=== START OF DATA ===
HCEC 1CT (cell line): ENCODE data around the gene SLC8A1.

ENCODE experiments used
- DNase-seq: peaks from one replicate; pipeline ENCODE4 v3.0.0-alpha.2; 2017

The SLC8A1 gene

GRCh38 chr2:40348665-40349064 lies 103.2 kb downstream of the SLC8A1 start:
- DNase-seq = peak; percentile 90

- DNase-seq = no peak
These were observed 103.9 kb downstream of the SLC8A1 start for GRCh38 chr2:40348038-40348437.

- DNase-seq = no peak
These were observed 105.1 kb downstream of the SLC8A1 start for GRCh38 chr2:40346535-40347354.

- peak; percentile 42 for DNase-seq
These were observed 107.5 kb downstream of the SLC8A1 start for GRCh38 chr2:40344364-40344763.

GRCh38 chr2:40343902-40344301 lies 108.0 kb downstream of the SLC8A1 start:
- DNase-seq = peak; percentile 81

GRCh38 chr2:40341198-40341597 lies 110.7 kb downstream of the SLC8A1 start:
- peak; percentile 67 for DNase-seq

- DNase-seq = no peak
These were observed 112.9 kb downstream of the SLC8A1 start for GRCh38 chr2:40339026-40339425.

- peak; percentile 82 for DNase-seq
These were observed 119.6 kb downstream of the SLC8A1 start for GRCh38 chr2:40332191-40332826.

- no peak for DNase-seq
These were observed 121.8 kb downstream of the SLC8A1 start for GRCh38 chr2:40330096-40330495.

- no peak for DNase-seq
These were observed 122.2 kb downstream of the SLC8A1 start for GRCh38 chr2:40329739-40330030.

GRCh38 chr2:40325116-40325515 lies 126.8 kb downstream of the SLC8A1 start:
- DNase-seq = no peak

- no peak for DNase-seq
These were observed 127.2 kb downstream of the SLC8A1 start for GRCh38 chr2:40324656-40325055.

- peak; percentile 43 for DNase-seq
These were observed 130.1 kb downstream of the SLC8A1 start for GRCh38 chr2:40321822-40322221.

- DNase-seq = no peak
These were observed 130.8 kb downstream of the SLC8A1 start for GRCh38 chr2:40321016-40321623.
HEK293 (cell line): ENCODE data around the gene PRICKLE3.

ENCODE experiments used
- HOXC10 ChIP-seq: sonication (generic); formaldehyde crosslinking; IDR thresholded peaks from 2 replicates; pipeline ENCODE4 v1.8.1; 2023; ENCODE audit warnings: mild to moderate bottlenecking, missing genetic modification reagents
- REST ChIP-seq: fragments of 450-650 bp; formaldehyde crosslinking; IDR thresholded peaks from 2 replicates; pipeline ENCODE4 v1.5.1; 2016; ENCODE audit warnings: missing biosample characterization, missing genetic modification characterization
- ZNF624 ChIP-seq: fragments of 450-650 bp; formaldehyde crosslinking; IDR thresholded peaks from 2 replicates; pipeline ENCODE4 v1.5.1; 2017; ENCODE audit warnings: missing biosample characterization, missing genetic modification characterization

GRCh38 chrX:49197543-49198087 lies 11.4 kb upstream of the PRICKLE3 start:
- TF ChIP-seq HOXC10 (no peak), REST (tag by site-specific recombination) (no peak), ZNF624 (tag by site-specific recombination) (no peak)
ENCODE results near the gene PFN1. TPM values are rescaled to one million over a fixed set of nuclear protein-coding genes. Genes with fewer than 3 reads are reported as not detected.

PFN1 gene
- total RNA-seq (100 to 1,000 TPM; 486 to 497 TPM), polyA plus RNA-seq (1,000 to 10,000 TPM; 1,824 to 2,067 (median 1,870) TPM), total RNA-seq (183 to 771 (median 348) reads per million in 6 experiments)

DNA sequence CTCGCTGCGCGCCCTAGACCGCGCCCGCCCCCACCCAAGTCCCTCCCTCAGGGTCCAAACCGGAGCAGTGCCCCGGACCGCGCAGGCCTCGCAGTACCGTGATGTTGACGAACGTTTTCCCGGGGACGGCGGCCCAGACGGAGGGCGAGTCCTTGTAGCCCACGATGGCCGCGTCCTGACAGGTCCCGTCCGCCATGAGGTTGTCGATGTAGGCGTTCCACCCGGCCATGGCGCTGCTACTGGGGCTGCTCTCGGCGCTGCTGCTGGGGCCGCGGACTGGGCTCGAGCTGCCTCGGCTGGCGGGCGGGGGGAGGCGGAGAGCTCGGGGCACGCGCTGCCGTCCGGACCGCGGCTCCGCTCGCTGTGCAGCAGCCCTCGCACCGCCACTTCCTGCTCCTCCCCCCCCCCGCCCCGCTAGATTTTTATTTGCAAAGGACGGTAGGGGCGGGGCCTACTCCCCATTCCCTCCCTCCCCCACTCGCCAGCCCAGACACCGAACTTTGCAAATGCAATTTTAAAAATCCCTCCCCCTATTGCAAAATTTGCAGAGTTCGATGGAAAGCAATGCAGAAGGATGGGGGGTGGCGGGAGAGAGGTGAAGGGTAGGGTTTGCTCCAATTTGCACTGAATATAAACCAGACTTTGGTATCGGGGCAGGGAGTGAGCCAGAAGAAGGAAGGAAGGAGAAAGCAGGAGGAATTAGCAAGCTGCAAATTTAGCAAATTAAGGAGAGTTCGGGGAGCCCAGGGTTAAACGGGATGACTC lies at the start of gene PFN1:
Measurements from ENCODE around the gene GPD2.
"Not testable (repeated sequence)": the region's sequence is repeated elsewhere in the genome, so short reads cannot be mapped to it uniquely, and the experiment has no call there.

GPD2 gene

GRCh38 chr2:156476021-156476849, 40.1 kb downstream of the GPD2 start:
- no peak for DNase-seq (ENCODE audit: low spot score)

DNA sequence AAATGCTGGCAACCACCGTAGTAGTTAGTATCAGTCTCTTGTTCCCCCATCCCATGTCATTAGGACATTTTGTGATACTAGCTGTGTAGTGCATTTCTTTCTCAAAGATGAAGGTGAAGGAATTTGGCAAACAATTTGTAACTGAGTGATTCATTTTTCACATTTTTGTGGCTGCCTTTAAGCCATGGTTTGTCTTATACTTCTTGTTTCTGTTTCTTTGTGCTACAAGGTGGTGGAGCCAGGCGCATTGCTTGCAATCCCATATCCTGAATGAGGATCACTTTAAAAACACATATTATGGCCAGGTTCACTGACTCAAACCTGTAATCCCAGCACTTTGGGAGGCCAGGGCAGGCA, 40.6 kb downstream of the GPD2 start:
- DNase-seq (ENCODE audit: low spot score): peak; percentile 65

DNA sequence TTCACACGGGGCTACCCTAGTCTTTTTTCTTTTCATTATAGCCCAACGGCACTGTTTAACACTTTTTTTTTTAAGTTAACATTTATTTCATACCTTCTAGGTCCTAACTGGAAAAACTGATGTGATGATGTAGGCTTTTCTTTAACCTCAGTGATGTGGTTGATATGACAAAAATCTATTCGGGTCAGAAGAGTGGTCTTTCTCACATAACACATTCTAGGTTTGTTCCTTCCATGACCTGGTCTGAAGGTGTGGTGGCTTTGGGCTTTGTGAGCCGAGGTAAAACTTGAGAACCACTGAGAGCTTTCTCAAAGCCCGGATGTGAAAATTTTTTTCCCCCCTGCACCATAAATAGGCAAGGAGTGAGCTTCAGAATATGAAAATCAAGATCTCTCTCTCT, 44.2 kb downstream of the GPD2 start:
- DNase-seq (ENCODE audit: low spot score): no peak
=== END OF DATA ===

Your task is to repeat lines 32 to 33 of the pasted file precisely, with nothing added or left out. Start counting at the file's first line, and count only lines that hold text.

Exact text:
These were observed 130.8 kb downstream of the SLC8A1 start for GRCh38 chr2:40321016-40321623.
HEK293 (cell line): ENCODE data around the gene PRICKLE3.